Tuesday, July 12, 2022
Hydration, or maintaining the body’s fluid balance, is a key component of overall health and performance, especially when exercising. The majority of our blood is made of water. During exercise, blood transports oxygen and other nutrients to organs and removes metabolic byproducts, allowing for safe and effective performance. Water also serves a protective function and aids in muscle recovery.
How hydration benefits exercise
Maintaining proper hydration levels has many benefits when spending time in the gym (or outdoors as the weather begins to improve). Proper hydration helps to improve cardiovascular health. Without the right water levels, the heart has to work harder to pump blood throughout the body, making exercise and everyday activity more challenging. Water levels also affect overall body temperature and help maintain homeostasis — the ability to adapt and adjust to different environmental factors — specifically in warmer temperatures with high humidity levels. Muscles also perform better and easier when well hydrated. Hydration also allows the body to transport nutrients and remove byproducts more efficiently. All of these factors help to improve performance in the gym and in everyday life.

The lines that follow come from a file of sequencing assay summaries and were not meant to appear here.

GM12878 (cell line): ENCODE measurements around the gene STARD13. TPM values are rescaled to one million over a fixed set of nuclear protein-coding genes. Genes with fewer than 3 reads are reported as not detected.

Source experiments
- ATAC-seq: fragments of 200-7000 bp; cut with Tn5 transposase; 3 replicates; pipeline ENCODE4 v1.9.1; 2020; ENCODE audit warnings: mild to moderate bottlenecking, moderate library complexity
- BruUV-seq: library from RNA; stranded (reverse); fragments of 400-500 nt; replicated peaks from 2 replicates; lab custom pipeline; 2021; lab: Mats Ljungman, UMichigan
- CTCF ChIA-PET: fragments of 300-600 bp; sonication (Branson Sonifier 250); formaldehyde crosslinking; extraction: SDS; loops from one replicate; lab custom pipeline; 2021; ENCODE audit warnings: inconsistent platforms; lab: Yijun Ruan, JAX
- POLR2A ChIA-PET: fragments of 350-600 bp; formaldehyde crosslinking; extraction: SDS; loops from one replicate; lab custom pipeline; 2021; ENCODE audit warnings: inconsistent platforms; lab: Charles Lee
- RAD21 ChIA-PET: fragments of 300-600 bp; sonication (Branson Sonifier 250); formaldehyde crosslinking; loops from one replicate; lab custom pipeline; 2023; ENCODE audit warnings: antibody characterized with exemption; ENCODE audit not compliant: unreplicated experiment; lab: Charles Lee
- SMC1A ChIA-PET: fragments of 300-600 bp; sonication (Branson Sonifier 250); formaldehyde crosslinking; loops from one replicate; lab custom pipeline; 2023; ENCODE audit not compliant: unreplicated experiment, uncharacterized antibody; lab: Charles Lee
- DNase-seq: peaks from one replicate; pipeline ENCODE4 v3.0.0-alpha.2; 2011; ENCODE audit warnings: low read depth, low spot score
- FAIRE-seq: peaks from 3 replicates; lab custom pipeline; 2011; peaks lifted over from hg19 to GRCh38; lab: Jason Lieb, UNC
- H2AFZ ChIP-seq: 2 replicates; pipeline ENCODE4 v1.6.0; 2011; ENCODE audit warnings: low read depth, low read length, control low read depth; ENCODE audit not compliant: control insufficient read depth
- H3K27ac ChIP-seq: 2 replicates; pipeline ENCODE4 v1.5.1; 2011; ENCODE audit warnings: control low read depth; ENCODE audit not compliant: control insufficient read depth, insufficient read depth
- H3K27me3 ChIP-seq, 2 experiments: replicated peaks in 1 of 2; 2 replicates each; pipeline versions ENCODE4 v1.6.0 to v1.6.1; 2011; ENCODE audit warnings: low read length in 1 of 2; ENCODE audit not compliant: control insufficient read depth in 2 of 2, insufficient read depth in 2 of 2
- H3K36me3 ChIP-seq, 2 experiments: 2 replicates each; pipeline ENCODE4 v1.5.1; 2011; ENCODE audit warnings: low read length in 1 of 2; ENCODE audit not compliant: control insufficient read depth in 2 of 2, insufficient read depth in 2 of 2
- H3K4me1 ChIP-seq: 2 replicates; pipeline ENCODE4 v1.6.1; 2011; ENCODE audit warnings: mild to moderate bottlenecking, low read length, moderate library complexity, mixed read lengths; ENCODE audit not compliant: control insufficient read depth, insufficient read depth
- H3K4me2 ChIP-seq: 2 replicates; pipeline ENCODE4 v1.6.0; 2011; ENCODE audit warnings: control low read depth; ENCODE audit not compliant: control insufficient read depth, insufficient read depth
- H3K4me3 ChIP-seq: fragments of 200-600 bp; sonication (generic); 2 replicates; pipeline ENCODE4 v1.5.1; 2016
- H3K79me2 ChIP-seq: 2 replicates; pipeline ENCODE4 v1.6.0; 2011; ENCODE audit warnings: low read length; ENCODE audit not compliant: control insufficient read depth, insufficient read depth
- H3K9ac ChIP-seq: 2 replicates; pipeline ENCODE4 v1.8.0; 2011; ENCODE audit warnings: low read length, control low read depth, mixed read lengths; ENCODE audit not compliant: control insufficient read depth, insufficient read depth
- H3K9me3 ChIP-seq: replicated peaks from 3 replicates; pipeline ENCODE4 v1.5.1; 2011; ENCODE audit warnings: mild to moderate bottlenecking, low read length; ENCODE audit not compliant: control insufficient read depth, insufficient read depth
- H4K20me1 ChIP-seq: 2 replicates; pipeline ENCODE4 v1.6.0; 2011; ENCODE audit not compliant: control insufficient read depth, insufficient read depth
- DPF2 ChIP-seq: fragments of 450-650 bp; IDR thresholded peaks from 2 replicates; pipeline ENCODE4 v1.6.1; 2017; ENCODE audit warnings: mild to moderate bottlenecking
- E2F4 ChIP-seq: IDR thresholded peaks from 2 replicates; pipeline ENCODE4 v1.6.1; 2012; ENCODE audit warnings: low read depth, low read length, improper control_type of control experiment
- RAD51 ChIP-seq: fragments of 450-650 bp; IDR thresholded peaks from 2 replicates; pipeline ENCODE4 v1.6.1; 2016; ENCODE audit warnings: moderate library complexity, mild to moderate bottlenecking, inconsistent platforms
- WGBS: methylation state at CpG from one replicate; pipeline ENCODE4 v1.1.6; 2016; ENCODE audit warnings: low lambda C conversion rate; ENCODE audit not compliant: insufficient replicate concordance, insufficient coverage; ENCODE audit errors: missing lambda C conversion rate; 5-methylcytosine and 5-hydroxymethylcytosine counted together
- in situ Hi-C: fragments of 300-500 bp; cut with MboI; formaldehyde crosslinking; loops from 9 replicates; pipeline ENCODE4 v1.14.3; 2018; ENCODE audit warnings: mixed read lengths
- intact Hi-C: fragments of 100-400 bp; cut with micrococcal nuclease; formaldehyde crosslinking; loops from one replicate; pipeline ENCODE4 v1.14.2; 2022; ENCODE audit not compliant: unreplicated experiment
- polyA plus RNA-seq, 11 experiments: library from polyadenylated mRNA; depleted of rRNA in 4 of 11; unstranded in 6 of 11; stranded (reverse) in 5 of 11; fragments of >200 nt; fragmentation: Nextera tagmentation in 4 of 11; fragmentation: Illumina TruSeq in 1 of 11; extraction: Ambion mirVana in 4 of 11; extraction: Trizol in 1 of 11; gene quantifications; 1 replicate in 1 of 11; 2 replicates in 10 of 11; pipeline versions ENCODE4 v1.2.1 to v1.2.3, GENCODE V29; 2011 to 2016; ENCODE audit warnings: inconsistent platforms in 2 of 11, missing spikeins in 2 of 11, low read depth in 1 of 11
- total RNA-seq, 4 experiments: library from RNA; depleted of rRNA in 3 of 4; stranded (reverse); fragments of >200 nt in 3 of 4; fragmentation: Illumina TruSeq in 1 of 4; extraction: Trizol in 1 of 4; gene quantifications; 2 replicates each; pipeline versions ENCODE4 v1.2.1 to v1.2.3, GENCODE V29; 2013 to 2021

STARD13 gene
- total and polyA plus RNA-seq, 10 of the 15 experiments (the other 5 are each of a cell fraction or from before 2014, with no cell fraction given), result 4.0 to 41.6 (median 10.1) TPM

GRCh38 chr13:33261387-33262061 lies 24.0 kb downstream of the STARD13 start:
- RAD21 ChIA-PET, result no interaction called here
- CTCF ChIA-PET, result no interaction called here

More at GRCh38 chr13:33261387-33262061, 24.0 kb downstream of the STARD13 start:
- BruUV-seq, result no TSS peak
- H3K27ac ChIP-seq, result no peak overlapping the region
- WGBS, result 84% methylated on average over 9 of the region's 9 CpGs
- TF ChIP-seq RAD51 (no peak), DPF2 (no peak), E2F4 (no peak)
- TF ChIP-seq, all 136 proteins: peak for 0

Risks of dehydration
While the benefits of hydration are great, the risks of dehydration may be even greater. Without proper hydration, our bodies are at risk for symptoms ranging from simple dry skin or, with severe dehydration, brain damage. Improper hydration can contribute to fatigue, overweight or obesity due to an unhealthy metabolism and improper removal of waste and metabolic byproducts.
Dehydration also affects the circulatory system. Consuming enough water can actually help lower blood pressure. It can also improve respiratory and digestive functions. On the other hand, dehydration can raise the risk of urinary tract infections, unbalanced pH levels, dry skin and eczema. Severe dehydration can even result in brain damage and possible heart attack in some situations, such as extreme heat or stress, by forcing the body to overwork internally to maintain homeostasis.
How to maintain hydration
How do you get and stay hydrated? If our bodies are made up of about 60 percent water, then it makes sense that we should drink at least about 60-65 percent of our body weight in ounces. For example, if you weigh 165 pounds, then you should consume no less than 100 ounces of water per day. Though someone exercising or participating in an activity that causes the body to excrete more water and electrolytes will need to replenish at a greater level.
Some strategies that make it easier to consume increased levels of water throughout the day include carrying a bottle or glass with you, keeping a water log by simply tracking how many 12-ounce bottles you drink in a day, or replacing one coffee or tea with a water throughout your day.
If you’re not consuming proper water levels, start by adding just one cup per day for a week, then try to drink two more cups per day the following week.
Hydration is important to our overall health and performance. Remember to carry a water bottle with you and try to consume one bottle every few hours throughout your day.